Okay, but you're right, maybe I could change the design. Maybe something
    like this:

    if( $userInput =~ m/(.+?)\s\+\s(.+?)\s=\s(.+)/ ){
    ($x,$y,$z) = ($1,$2,$2);
    }
    else{
    die("wrong input format");
    }

    But again, this is longer, and I find my first version more intuitive.

    Markus
    Markus Dehmann, Mar 25, 2006
    #6
  7. Markus Dehmann <> wrote in
    news::

    > if( $userInput =~ m/(.+?)\s\+\s(.+?)\s=\s(.+)/ ){
    > ($x,$y,$z) = ($1,$2,$2);
    > }
    > else{
    > die("wrong input format");
    > }
    >
    > But again, this is longer, and I find my first version more intuitive.


    $userInput =~ m/(.+?)\s\+\s(.+?)\s=\s(.+)/ or die "...";
    my ($x, $y, $z) = ($1, $2, $3);

    Sinan
    --
    A. Sinan Unur <>
    (remove .invalid and reverse each component for email address)

    comp.lang.perl.misc guidelines on the WWW:
    http://mail.augustmail.com/~tadmc/clpmisc/clpmisc_guidelines.html
    A. Sinan Unur, Mar 25, 2006
    #7
  8. Markus Dehmann

    Anno Siegel Guest

    <> wrote in comp.lang.perl.misc:
    > Markus Dehmann wrote:
    > > I often find myself typing
    > >
    > > > unless(defined $x and defined $y and defined $z){ # ... many variables
    > > > # ...
    > > > }

    > >
    > > Is there a shorter form to write that? (I mean apart from "&&" for "and").
    > >
    > > Unfortunately,
    > > > unless(defined ($x,$y,$z))

    > > does not work.


    [...]

    > if (3 == grep defined $_, ($x, $y, $z))
    > {
    > print "World\n";
    > }


    I'm not too happy with this solution. For one, it must be changed in
    two places when the set ($x, $y, $z) changes.

    if ( 0 == grep !defined, $x, $y, $z )

    is easier to maintain, but it suffers from double negation. Disguising one
    negation as "0 ==" helps a little.

    Like all grep's it runs through the whole list though the result is clear
    after the first undefined element is found. That is inefficient if lists
    are long and undefined elements are frequently present. List::Util has
    first() to offer, but in this particular case there is a snag. From the
    documentation:

    first BLOCK LIST
    Similar to "grep" in that it evaluates BLOCK setting $_ to each
    element of LIST in turn. "first" returns the first element where
    the result from BLOCK is a true value. If BLOCK never returns true
    or LIST was empty then "undef" is returned.

    Now, if we write

    first { !defined } $x, $y, $z;

    that will return an undefined value, if one is found (of course). It
    will also return an undefined value if none is found (BLOCK never returns
    true). That is unfortunate and makes first() unusable for this purpose.

    If the designer had decided to return empty in the exceptional case,

    sub first (&;@) {
    my $cond = shift;
    $cond->() and return $_ for @_;
    return;
    }

    one could say

    0 == (() = first { !defined } $x, $y, $z);

    This is somewhat cryptic, but it would be the way to go if efficiency
    was critical.

    Anno
    --
    If you want to post a followup via groups.google.com, don't use
    the broken "Reply" link at the bottom of the article. Click on
    "show options" at the top of the article, then click on the
    "Reply" at the bottom of the article headers.
    Anno Siegel, Mar 25, 2006
    #8
  9. Markus Dehmann

    Guest

    Anno Siegel wrote:
    > <> wrote in comp.lang.perl.misc:
    >
    > [...]
    >
    >
    > > if (3 == grep defined $_, ($x, $y, $z))
    > > {
    > > print "World\n";
    > > }

    >
    > I'm not too happy with this solution. For one, it must be changed in
    > two places when the set ($x, $y, $z) changes.
    >
    > if ( 0 == grep !defined, $x, $y, $z )
    >
    > is easier to maintain, but it suffers from double negation. Disguising one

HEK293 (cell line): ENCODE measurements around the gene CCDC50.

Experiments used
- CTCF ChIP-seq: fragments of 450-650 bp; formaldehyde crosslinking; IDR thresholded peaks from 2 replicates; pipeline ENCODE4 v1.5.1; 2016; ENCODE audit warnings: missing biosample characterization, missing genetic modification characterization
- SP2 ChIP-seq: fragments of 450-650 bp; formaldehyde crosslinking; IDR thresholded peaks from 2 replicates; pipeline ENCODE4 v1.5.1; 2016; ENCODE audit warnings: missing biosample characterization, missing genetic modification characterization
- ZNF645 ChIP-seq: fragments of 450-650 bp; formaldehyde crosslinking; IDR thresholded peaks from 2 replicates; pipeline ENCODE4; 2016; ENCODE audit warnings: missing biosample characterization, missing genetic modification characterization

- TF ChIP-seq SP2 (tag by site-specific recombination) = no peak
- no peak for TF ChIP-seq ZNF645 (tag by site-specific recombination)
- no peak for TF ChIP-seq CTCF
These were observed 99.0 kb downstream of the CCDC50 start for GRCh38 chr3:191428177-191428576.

> negation as "0 ==" helps a little.
    >
    > Like all grep's it runs through the whole list though the result is clear
    > after the first undefined element is found. That is inefficient if lists
    > are long and undefined elements are frequently present. List::Util has
    > first() to offer, but in this particular case there is a snag. From the
    > documentation:
    >
    > first BLOCK LIST
    > Similar to "grep" in that it evaluates BLOCK setting $_ to each
    > element of LIST in turn. "first" returns the first element where
    > the result from BLOCK is a true value. If BLOCK never returns true
    > or LIST was empty then "undef" is returned.
    >
    > [ ... ]




    Ah, makes perfect sense . I hadn't thought about the
    aspect of efficiency. Perhaps then I'd use the firstidx
    function from List::MoreUtils.

    Taking a peek at the XS source code for firstidx:

    http://search.cpan.org/src/VPARSEVAL/List-MoreUtils-0.19/MoreUtils.xs

    I see a "break" out of the "for" loop, so this need not evaluate
    more arguments than necessary:


    if ( (firstidx { !defined } ($x, $y, $z) ) < 0 )
    {
    # do something...
    }

    --
    Cheers,
    Steven
    , Mar 25, 2006
    #9
  10. Markus Dehmann

    Anno Siegel Guest

    <> wrote in comp.lang.perl.misc:
    > Anno Siegel wrote:
    > > <> wrote in

    > comp.lang.perl.misc:
    > >
    > > [...]
    > >
    > >
    > > > if (3 == grep defined $_, ($x, $y, $z))
    > > > {
    > > > print "World\n";
    > > > }

    > >
    > > I'm not too happy with this solution. For one, it must be changed in
    > > two places when the set ($x, $y, $z) changes.
    > >
    > > if ( 0 == grep !defined, $x, $y, $z )
    > >
    > > is easier to maintain, but it suffers from double negation. Disguising one
    > > negation as "0 ==" helps a little.
    > >
    > > Like all grep's it runs through the whole list though the result is clear
    > > after the first undefined element is found. That is inefficient if lists
    > > are long and undefined elements are frequently present. List::Util has
    > > first() to offer, but in this particular case there is a snag. From the
    > > documentation:
    > >
    > > first BLOCK LIST
    > > Similar to "grep" in that it evaluates BLOCK setting $_ to each
    > > element of LIST in turn. "first" returns the first element where
    > > the result from BLOCK is a true value. If BLOCK never returns true
    > > or LIST was empty then "undef" is returned.
    > >
    > > [ ... ]

    >
    >
    >
    > Ah, makes perfect sense . I hadn't thought about the